Corporate Transparency Act Part III; Exemptions & Reporting Requirements. DOES YOUR COMPANY HAVE TO REPORT?

June 28, 2023  |  Carole Clark Isakson

This article is one in a continuing series of articles on the soon to be effective Corporate Transparency Act. Many entities will need to comply with reporting obligations under the Act or face significant penalties. Read all of these articles on the firm website.

The Corporate Transparency Act (CTA), signed into law in January 2021, requires certain companies to report their beneficial ownership information to the Financial Crimes Enforcement Network (FinCEN), a bureau of the U.S. Department of the Treasury. The purpose of this legislation is to increase transparency in the corporate sector and help combat illegal activities such as money laundering, terrorism financing, and tax evasion.

The CTA requires that certain entities, known as “reporting companies,” provide information to FinCEN. Reporting companies are defined as any corporation, limited liability company, or other similar entity that is created by filing a document with a secretary of state or similar office under the laws of a state or Indian tribe, or a similar entity formed under the laws of a foreign country and registered to do business in the United States.

The information that must be included has been covered in prior blogs and will be addressed in greater detail in future blogs. Our focus here is on WHO must report – not every entity must comply with the CTA. In fact, there are 23 categories of exemptions from the definition of “reporting company.” These exemptions include “large operating” companies and entities that are already subject to disclosure obligations (lending institutions, for example). Whether or not an entity is exempt is determined on an annual basis, so an entity could be exempt for one year, and required to report the next year.

In addition to exempting reporting by entities that are already heavily regulated and making disclosures, the CTA also provides that certain “large operating” entities need not report. A “large operating” company must:

1. Have a physical office in the US, and

2. Have more than 20 full time employees, and

3. Report at least Five Million Dollars in gross receipts on its most recent federal tax return

The 23 types of entities exempt from the definition of “reporting company” are:

1.            Securities reporting issuer;

2.            Governmental authority;

3.            Bank;

4.            Credit union;

5.            Depository institution holding company;

6.            Money services business;

7.            Broker or dealer in securities;

8.            Securities exchange or clearing agency;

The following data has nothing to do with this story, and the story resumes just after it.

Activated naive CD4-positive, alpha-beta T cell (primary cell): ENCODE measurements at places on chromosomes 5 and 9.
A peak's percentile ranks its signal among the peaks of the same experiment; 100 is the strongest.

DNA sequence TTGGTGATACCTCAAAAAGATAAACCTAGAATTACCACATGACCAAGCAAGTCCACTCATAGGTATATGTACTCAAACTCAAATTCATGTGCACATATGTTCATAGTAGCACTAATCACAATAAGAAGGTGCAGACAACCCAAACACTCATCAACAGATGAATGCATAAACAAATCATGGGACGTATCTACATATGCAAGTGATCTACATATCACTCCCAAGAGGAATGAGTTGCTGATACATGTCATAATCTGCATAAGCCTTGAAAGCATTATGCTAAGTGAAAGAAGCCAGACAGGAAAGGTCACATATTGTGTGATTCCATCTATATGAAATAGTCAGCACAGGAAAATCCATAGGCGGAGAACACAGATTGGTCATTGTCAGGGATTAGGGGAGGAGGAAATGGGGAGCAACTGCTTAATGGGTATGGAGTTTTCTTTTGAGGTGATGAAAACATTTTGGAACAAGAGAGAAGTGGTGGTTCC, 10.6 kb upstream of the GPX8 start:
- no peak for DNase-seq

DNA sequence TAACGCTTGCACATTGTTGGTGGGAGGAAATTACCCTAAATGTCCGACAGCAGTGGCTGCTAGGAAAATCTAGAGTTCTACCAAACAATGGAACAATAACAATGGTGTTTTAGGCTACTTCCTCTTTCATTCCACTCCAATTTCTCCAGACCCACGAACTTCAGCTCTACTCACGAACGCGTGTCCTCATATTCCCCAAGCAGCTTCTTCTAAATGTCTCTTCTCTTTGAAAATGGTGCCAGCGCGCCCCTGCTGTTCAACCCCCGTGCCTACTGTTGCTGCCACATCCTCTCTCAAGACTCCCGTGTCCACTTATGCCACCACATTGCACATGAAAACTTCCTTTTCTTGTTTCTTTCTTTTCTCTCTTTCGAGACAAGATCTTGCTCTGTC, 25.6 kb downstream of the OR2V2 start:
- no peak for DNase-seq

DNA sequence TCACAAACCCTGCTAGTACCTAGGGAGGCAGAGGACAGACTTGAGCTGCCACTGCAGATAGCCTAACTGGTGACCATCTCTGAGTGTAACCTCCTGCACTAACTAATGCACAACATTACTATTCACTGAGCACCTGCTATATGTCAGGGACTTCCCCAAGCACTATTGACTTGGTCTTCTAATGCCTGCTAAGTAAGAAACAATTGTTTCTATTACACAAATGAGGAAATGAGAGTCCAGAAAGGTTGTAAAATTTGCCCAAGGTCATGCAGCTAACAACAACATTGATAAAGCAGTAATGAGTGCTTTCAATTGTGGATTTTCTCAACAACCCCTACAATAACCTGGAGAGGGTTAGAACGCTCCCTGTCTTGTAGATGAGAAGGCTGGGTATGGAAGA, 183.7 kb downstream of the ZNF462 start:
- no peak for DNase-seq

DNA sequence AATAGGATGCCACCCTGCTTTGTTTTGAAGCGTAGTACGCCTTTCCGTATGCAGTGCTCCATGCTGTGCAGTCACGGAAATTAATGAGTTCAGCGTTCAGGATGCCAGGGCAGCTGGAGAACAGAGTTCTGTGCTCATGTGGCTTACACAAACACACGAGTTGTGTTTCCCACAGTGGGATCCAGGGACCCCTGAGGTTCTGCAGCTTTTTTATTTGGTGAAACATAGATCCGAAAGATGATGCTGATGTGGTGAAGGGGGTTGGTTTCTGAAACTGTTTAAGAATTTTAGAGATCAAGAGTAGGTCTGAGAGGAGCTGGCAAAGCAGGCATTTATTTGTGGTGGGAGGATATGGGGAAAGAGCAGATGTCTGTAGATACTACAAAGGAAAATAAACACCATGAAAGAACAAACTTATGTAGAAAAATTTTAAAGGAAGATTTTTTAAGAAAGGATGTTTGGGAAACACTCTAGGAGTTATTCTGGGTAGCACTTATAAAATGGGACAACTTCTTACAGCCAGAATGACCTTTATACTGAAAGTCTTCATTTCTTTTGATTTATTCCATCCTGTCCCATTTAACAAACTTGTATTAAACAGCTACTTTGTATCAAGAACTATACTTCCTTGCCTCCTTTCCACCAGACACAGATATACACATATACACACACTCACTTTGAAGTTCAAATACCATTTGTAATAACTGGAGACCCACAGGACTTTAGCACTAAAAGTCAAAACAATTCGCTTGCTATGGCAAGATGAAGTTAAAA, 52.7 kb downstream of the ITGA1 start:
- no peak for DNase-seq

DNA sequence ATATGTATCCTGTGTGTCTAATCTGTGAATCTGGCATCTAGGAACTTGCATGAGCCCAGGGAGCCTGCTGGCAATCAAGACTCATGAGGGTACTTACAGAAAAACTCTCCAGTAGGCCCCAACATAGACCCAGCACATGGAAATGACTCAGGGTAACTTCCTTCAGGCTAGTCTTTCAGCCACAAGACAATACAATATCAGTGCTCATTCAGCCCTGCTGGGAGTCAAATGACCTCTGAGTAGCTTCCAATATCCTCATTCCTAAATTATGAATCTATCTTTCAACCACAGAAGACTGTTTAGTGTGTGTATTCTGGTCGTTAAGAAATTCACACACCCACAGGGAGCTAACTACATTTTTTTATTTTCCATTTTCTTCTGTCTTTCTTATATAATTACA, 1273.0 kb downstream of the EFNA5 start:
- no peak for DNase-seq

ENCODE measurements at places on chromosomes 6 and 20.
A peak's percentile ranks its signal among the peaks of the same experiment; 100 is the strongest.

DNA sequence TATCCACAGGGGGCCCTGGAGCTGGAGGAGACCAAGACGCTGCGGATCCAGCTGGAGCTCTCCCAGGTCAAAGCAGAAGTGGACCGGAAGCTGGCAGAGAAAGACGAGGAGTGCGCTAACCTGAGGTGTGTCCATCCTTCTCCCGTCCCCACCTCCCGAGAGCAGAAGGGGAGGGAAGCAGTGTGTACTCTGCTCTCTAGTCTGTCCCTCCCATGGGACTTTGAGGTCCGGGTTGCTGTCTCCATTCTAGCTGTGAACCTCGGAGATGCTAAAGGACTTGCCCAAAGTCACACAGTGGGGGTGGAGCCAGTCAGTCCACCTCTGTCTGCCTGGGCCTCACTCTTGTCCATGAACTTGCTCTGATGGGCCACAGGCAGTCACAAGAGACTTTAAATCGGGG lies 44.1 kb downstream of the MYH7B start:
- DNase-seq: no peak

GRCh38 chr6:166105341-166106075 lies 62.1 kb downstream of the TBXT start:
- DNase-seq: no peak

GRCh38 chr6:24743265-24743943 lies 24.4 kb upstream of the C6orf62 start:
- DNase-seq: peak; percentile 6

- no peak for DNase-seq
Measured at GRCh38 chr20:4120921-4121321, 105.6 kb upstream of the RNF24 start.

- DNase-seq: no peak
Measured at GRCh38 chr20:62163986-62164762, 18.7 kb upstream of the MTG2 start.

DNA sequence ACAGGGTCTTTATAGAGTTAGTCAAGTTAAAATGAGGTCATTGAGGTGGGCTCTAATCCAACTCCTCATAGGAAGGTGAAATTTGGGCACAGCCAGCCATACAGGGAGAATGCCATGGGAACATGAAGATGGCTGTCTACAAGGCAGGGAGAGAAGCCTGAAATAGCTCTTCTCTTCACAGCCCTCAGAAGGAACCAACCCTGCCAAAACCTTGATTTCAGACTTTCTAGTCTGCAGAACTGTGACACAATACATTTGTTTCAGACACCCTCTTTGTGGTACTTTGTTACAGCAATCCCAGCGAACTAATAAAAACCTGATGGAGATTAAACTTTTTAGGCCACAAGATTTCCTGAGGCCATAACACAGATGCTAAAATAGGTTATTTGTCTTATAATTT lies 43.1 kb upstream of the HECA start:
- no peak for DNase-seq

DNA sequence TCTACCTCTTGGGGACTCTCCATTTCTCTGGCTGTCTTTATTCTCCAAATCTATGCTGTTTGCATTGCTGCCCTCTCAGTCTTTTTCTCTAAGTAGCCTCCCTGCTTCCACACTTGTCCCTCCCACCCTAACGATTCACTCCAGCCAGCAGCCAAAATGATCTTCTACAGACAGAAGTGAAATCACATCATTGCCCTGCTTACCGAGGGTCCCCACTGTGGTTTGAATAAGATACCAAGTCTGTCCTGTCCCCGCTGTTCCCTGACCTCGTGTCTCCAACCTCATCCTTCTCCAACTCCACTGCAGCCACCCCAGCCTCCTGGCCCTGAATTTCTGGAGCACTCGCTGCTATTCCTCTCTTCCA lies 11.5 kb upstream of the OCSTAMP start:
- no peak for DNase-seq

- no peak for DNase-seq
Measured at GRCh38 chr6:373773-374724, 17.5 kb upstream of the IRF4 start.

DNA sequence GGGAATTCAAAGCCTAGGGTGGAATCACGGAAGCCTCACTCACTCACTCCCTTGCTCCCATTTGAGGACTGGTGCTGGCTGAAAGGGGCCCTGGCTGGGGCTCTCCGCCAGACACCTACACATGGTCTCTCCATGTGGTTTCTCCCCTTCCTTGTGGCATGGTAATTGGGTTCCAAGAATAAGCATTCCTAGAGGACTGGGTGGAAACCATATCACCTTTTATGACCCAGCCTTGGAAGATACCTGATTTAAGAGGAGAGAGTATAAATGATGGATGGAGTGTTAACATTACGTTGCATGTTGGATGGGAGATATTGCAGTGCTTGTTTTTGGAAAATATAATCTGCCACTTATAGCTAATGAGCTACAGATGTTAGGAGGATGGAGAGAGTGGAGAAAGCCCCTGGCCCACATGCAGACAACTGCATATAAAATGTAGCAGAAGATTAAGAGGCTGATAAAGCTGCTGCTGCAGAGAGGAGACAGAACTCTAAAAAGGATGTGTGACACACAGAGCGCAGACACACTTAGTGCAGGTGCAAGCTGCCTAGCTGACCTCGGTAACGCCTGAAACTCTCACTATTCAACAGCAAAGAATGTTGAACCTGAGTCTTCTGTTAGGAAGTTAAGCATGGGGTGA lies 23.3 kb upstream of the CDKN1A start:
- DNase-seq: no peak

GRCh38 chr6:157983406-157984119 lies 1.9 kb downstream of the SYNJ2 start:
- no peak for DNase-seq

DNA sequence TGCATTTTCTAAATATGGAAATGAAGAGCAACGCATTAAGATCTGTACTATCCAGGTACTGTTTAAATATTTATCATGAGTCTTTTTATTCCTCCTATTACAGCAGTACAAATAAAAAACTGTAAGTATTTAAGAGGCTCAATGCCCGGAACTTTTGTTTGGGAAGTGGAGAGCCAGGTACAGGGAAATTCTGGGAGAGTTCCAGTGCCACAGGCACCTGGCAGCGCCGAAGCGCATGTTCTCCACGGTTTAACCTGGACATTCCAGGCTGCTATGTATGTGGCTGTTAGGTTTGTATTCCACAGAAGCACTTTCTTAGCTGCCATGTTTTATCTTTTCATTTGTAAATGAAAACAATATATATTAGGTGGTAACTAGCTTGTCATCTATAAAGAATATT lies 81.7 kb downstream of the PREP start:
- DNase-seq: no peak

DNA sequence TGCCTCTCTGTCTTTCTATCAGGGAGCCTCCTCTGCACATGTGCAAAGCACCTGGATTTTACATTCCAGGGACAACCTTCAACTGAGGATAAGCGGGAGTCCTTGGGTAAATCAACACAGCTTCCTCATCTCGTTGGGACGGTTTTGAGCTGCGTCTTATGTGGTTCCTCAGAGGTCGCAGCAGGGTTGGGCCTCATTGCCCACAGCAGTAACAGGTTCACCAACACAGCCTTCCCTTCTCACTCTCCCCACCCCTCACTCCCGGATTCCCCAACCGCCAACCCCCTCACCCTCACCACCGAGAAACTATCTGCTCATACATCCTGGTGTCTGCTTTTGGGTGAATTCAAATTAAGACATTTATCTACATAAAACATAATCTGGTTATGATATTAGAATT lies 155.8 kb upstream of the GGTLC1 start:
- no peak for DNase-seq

9.            Other Exchange Act registered entity;

10.         Investment company or investment adviser;

11.         Venture capital fund adviser;

12.         Insurance company;

13.         State-licensed insurance producer;

14.         Commodity Exchange Act registered entity;

15.         Accounting firm;

16.         Public utility;

17.         Financial market utility;

18.         Pooled investment vehicle;

19.         Tax-exempt entity;

20.         Entity assisting a tax-exempt entity;

21.         Large operating company (see below);

22.         Subsidiary of certain exempt entities; and

23.         Inactive entity.

One of the notable exemption categories is for larger operating companies. A large operating company is defined as a company that has more than 20 employees, more than $5 million in gross receipts or sales made in the U.S. as reported on prior year Federal income tax returns, and a physical presence in the U.S. If a company meets these requirements, it is exempt from reporting under the CTA.

Certain tax-exempt entities are also exempt from reporting under the CTA. To qualify for the tax-exempt entity exemption, an organization must be:

1. Exempt from taxation under Section 501(a) of the Internal Revenue Code (IRC);

2. An organization described in Section 501(c) of the IRC which includes entities such as charitable, educational, religious, and scientific organizations; and

3. Registered and in good standing with the IRS. Some entities considered to be charitable entities, or which operate as “non-profits” will still need to comply with the CTA.

Note that for reporting purposes a wholly owned subsidiary will be exempt from reporting if its parent company is exempt. The same analysis does NOT apply to affiliates.

Barna, Guzy & Steffen, Ltd.’s corporate law practice group continues to closely monitor developments in this area. If you believe you or your business may be impacted by these requirements, one of our knowledgeable corporate attorneys would be happy to navigate you through this process. Please contact BGS attorneys Carole Clark Isakson or Scott M. Hagel for assistance.